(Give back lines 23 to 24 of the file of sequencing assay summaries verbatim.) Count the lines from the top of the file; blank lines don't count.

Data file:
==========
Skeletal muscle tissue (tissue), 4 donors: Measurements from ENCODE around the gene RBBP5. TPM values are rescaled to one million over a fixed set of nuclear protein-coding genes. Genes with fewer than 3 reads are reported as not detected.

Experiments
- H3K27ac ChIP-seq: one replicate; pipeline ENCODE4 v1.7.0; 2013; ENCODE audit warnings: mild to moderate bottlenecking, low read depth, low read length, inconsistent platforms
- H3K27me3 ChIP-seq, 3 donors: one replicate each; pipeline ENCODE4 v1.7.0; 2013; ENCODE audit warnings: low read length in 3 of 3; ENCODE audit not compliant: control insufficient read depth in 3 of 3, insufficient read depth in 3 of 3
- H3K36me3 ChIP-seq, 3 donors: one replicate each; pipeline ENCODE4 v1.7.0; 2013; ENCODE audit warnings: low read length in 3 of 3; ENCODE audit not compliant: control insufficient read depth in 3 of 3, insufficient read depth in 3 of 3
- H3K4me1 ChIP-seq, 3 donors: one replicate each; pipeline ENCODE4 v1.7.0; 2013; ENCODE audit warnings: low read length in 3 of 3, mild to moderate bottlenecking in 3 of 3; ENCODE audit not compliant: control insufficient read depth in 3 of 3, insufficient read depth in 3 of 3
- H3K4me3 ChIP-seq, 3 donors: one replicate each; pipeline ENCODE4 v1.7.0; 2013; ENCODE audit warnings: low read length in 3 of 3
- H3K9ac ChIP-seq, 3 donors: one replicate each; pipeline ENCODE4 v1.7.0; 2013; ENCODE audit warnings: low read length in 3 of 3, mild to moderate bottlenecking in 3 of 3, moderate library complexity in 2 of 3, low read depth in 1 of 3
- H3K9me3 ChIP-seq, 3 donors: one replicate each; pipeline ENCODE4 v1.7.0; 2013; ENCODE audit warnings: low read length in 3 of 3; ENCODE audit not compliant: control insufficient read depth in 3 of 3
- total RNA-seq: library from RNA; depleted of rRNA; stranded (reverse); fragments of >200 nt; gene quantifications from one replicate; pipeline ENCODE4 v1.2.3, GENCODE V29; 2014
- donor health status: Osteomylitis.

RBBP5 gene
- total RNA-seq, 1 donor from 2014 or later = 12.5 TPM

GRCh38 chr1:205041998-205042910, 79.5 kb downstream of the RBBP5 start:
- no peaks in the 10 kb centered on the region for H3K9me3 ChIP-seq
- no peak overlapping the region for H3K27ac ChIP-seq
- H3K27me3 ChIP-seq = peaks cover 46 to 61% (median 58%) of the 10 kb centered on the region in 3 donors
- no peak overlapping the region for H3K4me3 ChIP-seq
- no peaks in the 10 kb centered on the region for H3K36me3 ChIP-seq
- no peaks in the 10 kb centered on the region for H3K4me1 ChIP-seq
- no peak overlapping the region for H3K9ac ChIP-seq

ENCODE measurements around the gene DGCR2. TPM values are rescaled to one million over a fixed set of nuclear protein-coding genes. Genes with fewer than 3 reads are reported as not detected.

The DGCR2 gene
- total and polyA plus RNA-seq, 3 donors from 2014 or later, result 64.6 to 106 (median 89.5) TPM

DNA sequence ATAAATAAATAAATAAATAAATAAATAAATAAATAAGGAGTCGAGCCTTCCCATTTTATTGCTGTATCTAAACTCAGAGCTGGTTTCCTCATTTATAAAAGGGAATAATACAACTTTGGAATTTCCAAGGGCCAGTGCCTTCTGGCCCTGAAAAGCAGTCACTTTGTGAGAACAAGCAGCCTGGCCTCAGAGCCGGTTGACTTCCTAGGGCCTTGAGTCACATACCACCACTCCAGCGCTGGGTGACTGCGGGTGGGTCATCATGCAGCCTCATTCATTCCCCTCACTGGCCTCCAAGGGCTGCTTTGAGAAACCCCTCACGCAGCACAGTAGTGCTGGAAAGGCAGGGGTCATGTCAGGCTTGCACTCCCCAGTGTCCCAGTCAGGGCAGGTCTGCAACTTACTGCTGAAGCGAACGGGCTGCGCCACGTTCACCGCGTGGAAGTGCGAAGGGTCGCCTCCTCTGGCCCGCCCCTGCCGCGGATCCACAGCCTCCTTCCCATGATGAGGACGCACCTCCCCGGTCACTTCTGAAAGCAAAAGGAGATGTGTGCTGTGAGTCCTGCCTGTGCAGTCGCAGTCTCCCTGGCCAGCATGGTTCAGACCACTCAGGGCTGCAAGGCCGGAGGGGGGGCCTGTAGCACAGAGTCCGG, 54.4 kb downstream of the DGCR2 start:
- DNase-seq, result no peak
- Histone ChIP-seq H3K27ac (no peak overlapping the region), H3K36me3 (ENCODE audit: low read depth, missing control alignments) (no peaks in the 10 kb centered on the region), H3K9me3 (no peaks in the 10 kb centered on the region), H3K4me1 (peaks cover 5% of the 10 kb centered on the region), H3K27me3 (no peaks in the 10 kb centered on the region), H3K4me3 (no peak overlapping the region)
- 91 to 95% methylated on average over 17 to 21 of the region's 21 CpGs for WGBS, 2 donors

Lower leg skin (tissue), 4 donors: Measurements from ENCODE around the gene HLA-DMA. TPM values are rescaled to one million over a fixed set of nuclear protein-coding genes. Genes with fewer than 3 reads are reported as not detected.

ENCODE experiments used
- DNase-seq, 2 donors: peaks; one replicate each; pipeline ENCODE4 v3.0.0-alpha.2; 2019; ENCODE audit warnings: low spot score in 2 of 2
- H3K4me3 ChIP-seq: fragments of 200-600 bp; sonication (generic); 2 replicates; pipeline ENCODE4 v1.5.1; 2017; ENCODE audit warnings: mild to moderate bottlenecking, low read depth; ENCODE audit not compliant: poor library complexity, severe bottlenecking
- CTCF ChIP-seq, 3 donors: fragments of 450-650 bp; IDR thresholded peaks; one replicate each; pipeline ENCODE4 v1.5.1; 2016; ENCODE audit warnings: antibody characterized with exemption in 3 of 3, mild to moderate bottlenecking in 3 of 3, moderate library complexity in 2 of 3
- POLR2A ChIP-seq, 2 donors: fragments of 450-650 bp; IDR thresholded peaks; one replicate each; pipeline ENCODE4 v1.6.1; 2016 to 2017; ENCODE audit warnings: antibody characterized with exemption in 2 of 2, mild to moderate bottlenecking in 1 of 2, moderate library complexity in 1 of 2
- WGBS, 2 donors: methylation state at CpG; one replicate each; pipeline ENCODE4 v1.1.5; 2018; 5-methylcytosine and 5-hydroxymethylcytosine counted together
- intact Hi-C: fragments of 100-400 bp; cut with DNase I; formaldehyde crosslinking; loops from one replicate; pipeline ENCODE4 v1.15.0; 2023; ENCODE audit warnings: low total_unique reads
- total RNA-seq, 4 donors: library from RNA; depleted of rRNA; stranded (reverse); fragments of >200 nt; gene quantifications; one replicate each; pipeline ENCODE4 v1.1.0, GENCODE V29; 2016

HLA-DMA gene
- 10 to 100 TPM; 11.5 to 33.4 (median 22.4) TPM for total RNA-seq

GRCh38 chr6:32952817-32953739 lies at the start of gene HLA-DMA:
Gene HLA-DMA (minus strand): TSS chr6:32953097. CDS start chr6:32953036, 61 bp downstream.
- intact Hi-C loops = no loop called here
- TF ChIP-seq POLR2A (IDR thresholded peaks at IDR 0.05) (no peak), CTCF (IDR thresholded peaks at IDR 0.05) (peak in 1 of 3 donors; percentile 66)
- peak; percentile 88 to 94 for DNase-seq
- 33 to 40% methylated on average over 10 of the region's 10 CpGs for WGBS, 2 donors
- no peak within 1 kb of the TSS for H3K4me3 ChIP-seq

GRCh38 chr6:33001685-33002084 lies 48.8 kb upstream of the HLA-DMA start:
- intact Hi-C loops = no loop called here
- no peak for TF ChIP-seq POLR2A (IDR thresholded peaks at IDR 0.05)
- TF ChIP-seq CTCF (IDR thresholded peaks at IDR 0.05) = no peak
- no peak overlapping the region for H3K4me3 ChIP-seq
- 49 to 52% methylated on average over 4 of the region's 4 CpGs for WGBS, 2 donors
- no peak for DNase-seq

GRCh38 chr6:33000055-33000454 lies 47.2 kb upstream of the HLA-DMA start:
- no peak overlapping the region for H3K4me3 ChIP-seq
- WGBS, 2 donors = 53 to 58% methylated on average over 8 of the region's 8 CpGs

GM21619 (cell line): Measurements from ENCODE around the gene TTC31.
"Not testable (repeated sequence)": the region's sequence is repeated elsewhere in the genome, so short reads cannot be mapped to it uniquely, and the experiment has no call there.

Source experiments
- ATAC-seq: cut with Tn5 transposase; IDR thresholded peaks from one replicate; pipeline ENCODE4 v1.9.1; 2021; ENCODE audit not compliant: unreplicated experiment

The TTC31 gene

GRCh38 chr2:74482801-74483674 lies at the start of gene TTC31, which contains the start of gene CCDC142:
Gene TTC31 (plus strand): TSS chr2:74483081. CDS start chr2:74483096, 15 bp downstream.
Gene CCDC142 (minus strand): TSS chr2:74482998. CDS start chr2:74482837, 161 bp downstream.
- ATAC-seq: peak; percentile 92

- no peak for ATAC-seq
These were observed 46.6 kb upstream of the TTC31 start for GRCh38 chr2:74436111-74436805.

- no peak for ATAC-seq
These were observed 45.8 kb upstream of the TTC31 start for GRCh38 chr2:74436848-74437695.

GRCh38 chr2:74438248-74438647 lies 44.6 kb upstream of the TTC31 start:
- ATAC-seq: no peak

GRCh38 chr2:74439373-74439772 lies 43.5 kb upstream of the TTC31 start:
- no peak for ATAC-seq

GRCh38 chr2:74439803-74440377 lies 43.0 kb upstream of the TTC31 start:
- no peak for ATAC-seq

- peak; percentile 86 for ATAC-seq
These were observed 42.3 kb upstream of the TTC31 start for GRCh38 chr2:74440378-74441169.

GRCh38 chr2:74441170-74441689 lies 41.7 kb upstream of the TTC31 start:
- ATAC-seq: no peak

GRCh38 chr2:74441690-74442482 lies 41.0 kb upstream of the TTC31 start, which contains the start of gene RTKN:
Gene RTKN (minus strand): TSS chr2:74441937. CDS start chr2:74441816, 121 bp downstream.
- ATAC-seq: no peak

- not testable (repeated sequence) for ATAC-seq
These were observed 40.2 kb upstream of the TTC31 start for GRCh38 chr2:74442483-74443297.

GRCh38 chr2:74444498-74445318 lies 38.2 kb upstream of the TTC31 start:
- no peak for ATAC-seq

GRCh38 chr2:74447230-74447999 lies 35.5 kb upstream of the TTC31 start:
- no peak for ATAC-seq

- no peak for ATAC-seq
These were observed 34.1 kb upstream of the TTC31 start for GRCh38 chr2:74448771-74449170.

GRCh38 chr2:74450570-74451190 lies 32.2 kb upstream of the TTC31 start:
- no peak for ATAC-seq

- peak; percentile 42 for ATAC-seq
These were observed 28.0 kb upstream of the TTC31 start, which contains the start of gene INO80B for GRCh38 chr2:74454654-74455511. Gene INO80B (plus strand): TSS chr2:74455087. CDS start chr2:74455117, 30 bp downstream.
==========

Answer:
The DGCR2 gene
- total and polyA plus RNA-seq, 3 donors from 2014 or later, result 64.6 to 106 (median 89.5) TPM